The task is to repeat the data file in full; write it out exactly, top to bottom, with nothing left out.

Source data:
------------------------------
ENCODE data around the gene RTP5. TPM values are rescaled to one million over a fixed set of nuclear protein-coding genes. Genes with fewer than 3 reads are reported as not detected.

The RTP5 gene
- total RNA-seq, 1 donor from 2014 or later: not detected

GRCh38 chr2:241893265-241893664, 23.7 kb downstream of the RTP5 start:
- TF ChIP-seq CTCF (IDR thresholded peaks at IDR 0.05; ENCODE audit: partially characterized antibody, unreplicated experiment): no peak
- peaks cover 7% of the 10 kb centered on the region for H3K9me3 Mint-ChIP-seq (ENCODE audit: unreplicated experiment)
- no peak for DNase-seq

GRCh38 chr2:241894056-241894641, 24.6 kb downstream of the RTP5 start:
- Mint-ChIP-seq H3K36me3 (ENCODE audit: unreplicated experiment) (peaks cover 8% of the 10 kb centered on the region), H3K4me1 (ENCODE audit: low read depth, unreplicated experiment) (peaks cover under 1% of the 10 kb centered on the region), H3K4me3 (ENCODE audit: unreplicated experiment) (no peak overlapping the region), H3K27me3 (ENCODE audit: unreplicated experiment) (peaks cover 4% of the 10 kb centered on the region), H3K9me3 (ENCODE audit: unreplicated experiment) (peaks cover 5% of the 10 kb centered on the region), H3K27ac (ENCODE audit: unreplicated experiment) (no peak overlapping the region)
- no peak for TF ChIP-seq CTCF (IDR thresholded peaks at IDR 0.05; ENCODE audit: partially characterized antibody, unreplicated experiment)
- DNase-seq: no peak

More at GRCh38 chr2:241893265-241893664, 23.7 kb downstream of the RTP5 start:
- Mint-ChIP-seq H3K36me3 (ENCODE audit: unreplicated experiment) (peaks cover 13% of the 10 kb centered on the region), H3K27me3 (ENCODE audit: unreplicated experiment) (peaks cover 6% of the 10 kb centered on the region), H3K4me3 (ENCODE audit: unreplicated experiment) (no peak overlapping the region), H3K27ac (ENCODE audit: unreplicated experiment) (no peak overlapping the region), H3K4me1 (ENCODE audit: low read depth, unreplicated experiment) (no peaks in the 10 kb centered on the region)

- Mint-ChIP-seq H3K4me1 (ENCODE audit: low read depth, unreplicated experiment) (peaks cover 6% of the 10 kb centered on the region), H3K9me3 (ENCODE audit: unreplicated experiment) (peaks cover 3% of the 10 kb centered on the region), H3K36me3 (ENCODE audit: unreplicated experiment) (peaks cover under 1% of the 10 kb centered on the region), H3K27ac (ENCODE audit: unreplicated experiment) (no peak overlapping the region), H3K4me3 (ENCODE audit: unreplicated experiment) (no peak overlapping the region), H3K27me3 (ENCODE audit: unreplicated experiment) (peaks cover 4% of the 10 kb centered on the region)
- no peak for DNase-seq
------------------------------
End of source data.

ENCODE data around the gene RTP5. TPM values are rescaled to one million over a fixed set of nuclear protein-coding genes. Genes with fewer than 3 reads are reported as not detected.

The RTP5 gene
- total RNA-seq, 1 donor from 2014 or later: not detected

GRCh38 chr2:241893265-241893664, 23.7 kb downstream of the RTP5 start:
- TF ChIP-seq CTCF (IDR thresholded peaks at IDR 0.05; ENCODE audit: partially characterized antibody, unreplicated experiment): no peak
- peaks cover 7% of the 10 kb centered on the region for H3K9me3 Mint-ChIP-seq (ENCODE audit: unreplicated experiment)
- no peak for DNase-seq

GRCh38 chr2:241894056-241894641, 24.6 kb downstream of the RTP5 start:
- Mint-ChIP-seq H3K36me3 (ENCODE audit: unreplicated experiment) (peaks cover 8% of the 10 kb centered on the region), H3K4me1 (ENCODE audit: low read depth, unreplicated experiment) (peaks cover under 1% of the 10 kb centered on the region), H3K4me3 (ENCODE audit: unreplicated experiment) (no peak overlapping the region), H3K27me3 (ENCODE audit: unreplicated experiment) (peaks cover 4% of the 10 kb centered on the region), H3K9me3 (ENCODE audit: unreplicated experiment) (peaks cover 5% of the 10 kb centered on the region), H3K27ac (ENCODE audit: unreplicated experiment) (no peak overlapping the region)
- no peak for TF ChIP-seq CTCF (IDR thresholded peaks at IDR 0.05; ENCODE audit: partially characterized antibody, unreplicated experiment)
- DNase-seq: no peak

More at GRCh38 chr2:241893265-241893664, 23.7 kb downstream of the RTP5 start:
- Mint-ChIP-seq H3K36me3 (ENCODE audit: unreplicated experiment) (peaks cover 13% of the 10 kb centered on the region), H3K27me3 (ENCODE audit: unreplicated experiment) (peaks cover 6% of the 10 kb centered on the region), H3K4me3 (ENCODE audit: unreplicated experiment) (no peak overlapping the region), H3K27ac (ENCODE audit: unreplicated experiment) (no peak overlapping the region), H3K4me1 (ENCODE audit: low read depth, unreplicated experiment) (no peaks in the 10 kb centered on the region)

- Mint-ChIP-seq H3K4me1 (ENCODE audit: low read depth, unreplicated experiment) (peaks cover 6% of the 10 kb centered on the region), H3K9me3 (ENCODE audit: unreplicated experiment) (peaks cover 3% of the 10 kb centered on the region), H3K36me3 (ENCODE audit: unreplicated experiment) (peaks cover under 1% of the 10 kb centered on the region), H3K27ac (ENCODE audit: unreplicated experiment) (no peak overlapping the region), H3K4me3 (ENCODE audit: unreplicated experiment) (no peak overlapping the region), H3K27me3 (ENCODE audit: unreplicated experiment) (peaks cover 4% of the 10 kb centered on the region)
- no peak for DNase-seq